-Finance (my grad program touched on finance, but it could have been more in-depth)

    -How to navigate (or avoid) the politics. Donít take it personal when the commission approves an amendment that the planning department recommends be rejected since it flys in the face of the comp plan and would result in the destruction of environmentally-sensitive lands

    To sum it up, a little bit of a heads up on the real world would have been nice in addition to the theory.

  9. #9
    Cyburbian
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    The public.

    Politicians.

    Patience. While in grad school you can churn out a community plan in a semester, in real life it may be as long as a decade from the initial plan concept to final approval by the local elected authorities.

    Working as a midlevel bureaucrat in a regional government office where many people in your department will not actually have planning or planning related degrees. Talk about office politics.

    The last was probably the biggest eye-opener and the reason why I left the profession as quickly as I did.

  10. #10
    Cyburbian michaelskis's avatar
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    My undergrad program was great and we did a lot of hands on work and we were required to attend public meetings, write minutes, and talked how the public interacted with the Commission.

    The only thing that I did not learn was some of the 'business' end of being in a private practice.
    Not my monkey, not my circus. - Old Polish Proverb

  11. #11
    Cyburbian
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    I learned that there are politicians out there that will do everything in their power to undermine planning. It's not just disagreements about policies, it's that they don't feel planning should even occur in the first place. Like politics getting in the way of hiring a planning director for 5+ years is not something I expected to see.

  12. #12
    Cyburbian ColoGI's avatar
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    In my view, echoing above,
    o a formal PoliSci class that includes a game I played in one of mine - it took several weeks and was a set of teams running a campaign to get elected. Once you understand what it takes to get elected, you look at them differently.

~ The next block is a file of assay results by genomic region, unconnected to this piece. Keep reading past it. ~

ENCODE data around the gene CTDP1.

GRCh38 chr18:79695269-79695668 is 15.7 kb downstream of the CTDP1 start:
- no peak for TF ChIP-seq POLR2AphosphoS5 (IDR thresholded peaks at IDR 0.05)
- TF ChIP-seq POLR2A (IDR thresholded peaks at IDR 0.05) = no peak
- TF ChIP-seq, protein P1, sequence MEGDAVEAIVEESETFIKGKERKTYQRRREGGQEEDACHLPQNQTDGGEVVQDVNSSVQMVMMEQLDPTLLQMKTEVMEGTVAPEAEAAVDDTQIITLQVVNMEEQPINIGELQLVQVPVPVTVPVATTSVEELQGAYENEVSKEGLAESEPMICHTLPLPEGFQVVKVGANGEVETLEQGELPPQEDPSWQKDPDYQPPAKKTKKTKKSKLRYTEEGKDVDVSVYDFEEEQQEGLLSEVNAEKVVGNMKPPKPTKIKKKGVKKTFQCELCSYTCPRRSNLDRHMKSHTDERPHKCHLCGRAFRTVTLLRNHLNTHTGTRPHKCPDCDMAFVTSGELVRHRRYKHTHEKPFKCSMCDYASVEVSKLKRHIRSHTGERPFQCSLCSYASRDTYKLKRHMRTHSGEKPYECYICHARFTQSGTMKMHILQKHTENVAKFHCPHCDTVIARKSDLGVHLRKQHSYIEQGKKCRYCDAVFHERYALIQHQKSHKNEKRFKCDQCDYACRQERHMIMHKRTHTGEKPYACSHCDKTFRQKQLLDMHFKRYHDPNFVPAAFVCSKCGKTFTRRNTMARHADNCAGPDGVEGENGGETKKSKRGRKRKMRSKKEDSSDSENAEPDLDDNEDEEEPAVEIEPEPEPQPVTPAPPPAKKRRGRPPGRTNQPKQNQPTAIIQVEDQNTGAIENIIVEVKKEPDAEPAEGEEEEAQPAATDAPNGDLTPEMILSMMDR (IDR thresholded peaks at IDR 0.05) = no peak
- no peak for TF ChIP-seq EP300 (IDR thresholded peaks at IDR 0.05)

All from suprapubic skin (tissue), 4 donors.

o Also basic customer service skills.

    o And something about technical drudgery and moving a lot of paper around.

    o And how many of your plans will become nice shelf art, and a stack of them are effective door stops.

    o And some sort of natural science class that helps planners understand basic environmental concepts so "sustainability" isn't tossed around in every third sentence like it is inevitable or achievable.
    I, personally, think the history aspect is important, as we never learn anything from the past and continually repeat mistakes. Giving everyone good history may mean someone actually learns from the past, realizes this has happened before, and magically doesn't repeat the mistake.

  13. #13
    Cyburbian MacheteJames's avatar
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    Quote Originally posted by Hink View post
    Consensus building and committee work. If planner's understood how important it was to be able to build consensus or work within the committee framework right from the get-go, they would be much better off. Unfortunately, we seem to work in a vacuum in our visions, and we don't always realize how the game is really played.
    I'd actually argue that consensus never really happens, and even when you think you have it, you probably don't. How many of us have completed projects in which despite thoroughly canvassing the community, we're called up weeks or months following the project's completion and bitched at because "I hadn't heard a word about this until now! You ram-rodded this thing through and I'm just now learning about it!"

    I'd also add that the concept of 'community' that we like to throw around as grant application boilerplate may not really exist as such. Except for the smallest of towns, I'd say that there is no monolithic community. There are only interests.

  14. #14
    Cyburbian ColoGI's avatar
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    Quote Originally posted by MacheteJames View post
    I'd actually argue that consensus never really happens...

    I'd also add that the concept of 'community' that we like to throw around as grant application boilerplate may not really exist as such. ... There are only interests.
    Wishin' I woulda said that!

  15. #15
    Cyburbian beach_bum's avatar
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    Presentation skills, very important in my job, more important than what I actually know in some instances!
    "Never invest in any idea you can't illustrate with a crayon." ~Peter Lynch

  16. #16
    Cyburbian ecofem's avatar
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    Great responses, guys... I really appreciate hearing your thoughts!

  17. #17
    Cyburbian Coragus's avatar